By Petrosino, Frankie J.
The New Crisis , Vol. 109, No. 6
On the first Saturday in November, a contingent of Grambling State University students boarded a bus decorated with NAACP logos and headed to neighboring Monroe, La. Their ission: to register as many new voters as possible before Election Day Nov. 5.
It was the second time in as many years that the student members of the Grambling State NAACP chapter have expanded the work of empowerment beyond the confines of their campus. And for members like chapter president Gourjoine Wade, a senior who describes himself as "a freedom fighter for life," it won't likely be the last.
Thousands of committed young people like Wade make up the 670 active units of the NAACP Youth and College division, a national department devoted to cultivating civil rights leadership and activism among youth aged 18 to 25.
For National Director of Youth and College Jeffrey I. Johnson, what's happening at Grambling and in other chapters across the country is the fruit of the NAACP's investment in youth that dates back to the division's founding in 1936.
"We want to develop intelligent, militant and effective youth leadership [to pursue] equality and civil rights for people of color," he asserts.
Johnson, who attended the University of Toledo where he spent two years as president of the school's Black Student Union and was the first student of color to serve as Student Government president. He has been director of the Youth and College division for two years.
Previously incorporated in the NAACP Programs and Branch and Field divisions, Youth and College became its own department in 1998.
The division has a long and distinguished history of producing student activists who played vital roles in the Civil Rights Movement of the 1950s and '60s. Today its mission is at a crucial crossroads as students of the 21st century confront both old and new permutations of racism.
"The challenge is trying to engage a generation of young people [who] have never experienced the struggles of the Civil Rights Movement, segregation, Jim Crow and poll taxes," explains Johnson. "We have to be able to translate that that still happens now in different ways. The issues haven't gone [away], they've just evolved."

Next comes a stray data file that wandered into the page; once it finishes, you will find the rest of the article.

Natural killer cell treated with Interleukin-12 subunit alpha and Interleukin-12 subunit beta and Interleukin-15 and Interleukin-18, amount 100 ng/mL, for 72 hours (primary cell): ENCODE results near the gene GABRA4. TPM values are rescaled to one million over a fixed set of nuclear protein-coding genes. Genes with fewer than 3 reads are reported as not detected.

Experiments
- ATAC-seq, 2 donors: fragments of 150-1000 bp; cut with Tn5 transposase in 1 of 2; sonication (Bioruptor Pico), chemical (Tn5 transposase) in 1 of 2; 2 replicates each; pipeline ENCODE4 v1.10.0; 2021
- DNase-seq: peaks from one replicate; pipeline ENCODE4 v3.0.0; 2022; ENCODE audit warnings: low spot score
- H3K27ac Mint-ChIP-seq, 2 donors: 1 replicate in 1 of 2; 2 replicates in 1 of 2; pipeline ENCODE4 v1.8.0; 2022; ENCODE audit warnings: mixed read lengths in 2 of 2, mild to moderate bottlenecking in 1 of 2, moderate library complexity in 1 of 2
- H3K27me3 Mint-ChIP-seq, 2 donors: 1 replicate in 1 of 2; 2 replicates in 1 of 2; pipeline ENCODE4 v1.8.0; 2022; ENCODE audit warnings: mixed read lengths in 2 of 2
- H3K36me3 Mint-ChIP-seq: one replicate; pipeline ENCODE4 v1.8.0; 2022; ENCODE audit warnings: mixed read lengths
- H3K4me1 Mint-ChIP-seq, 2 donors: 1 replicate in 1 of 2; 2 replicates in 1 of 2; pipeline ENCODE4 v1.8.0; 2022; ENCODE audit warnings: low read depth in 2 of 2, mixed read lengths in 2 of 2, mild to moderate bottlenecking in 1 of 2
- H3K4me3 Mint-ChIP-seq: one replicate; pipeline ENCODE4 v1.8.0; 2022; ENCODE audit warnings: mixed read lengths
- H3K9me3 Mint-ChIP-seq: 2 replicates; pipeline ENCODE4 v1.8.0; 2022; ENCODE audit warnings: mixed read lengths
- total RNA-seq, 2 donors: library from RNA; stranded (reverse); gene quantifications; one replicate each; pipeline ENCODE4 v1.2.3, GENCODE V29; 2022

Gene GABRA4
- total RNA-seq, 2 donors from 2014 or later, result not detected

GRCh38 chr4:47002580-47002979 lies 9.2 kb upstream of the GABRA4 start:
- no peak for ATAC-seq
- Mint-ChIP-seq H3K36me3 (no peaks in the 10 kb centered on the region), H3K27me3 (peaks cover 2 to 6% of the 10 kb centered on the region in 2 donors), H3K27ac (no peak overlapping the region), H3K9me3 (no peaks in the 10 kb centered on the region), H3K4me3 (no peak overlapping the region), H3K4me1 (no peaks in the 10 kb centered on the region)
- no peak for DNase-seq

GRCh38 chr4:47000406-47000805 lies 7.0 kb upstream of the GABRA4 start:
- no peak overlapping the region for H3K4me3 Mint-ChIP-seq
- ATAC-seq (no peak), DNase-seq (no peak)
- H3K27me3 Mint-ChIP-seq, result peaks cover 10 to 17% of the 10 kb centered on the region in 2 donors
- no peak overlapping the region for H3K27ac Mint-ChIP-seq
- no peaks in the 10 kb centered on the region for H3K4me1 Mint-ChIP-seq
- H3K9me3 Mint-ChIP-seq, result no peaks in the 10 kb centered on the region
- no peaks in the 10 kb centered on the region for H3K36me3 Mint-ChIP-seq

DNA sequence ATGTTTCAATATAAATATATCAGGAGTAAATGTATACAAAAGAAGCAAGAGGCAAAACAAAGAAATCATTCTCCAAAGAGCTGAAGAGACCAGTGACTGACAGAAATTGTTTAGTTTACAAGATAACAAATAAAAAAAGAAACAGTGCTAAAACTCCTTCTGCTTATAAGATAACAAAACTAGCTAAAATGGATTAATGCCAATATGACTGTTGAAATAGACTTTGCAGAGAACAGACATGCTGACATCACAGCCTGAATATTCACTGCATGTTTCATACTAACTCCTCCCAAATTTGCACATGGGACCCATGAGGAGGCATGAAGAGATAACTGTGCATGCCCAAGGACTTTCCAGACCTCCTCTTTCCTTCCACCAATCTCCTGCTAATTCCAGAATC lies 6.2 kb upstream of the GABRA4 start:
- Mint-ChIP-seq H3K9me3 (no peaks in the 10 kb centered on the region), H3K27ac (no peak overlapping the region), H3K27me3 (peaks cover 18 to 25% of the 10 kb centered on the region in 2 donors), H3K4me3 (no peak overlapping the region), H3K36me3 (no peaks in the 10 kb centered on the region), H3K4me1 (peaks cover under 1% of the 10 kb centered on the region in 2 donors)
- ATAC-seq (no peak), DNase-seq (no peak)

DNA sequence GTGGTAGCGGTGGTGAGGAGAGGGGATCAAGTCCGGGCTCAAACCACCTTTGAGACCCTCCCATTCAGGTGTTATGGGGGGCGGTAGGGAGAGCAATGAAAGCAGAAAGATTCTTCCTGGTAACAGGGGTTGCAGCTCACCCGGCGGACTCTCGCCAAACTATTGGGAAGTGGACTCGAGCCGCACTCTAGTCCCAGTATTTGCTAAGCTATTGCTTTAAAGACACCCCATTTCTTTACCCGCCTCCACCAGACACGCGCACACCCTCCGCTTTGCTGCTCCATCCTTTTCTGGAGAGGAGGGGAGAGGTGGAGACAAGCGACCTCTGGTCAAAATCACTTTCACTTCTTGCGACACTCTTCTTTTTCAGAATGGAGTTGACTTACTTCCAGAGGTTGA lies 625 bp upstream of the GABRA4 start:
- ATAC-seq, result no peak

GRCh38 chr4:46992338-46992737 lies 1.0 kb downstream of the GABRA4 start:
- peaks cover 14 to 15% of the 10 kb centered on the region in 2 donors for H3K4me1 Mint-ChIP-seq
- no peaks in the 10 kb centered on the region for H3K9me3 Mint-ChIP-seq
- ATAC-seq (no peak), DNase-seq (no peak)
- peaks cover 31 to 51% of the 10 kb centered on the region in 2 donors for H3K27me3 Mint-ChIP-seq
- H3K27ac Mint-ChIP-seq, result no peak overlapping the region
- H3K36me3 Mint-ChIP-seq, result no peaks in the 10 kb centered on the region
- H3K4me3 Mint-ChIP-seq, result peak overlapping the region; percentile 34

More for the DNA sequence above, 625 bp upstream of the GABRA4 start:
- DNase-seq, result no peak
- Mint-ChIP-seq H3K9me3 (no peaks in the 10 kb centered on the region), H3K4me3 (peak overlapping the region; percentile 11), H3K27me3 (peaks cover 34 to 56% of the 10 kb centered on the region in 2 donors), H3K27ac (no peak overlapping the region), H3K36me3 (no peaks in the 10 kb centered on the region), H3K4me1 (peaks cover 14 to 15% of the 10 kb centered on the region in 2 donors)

To that end, the Youth and College division launched a nationwide mobilization campaign this fall to galvanize youth members in chapters from Los Angeles to Detroit to Atlanta around key issues in the current struggle for social justice. The division plans to kick off 2003 with intensified training to assist local units in identifying issues important to their own communities, including health care disparities, violence, poorly funded schools and juvenile justice concerns, and to vocalize these matters through a variety of means.
At Grambling State, for example, chapter members have begun projects examining racial disparities in hiring and housing in their college town of Grambling, La. They plan to release the results of their research in the spring of 2003.
For Johnson, it's worth it even "if we have a group of young people with a bullhorn on a street corner talking about why they're frustrated and what they're willing to do about it. We want youth to realize they are the answer to their own problems."
Other initiatives reflect the Youth and College division's responsiveness to the unique demands of today's civil rights effort. In the spring of 2001, Penn State University was rocked by a series of threatening e-mails sent to leaders of Black and gay and lesbian student organizations. That fall, Auburn University suspended several students who had attended a Halloween party in blackface.
These two widely publicized incidents were more than enough to convince the NAACP that racism "is an attitude permeating campuses all over," as Johnson puts it. …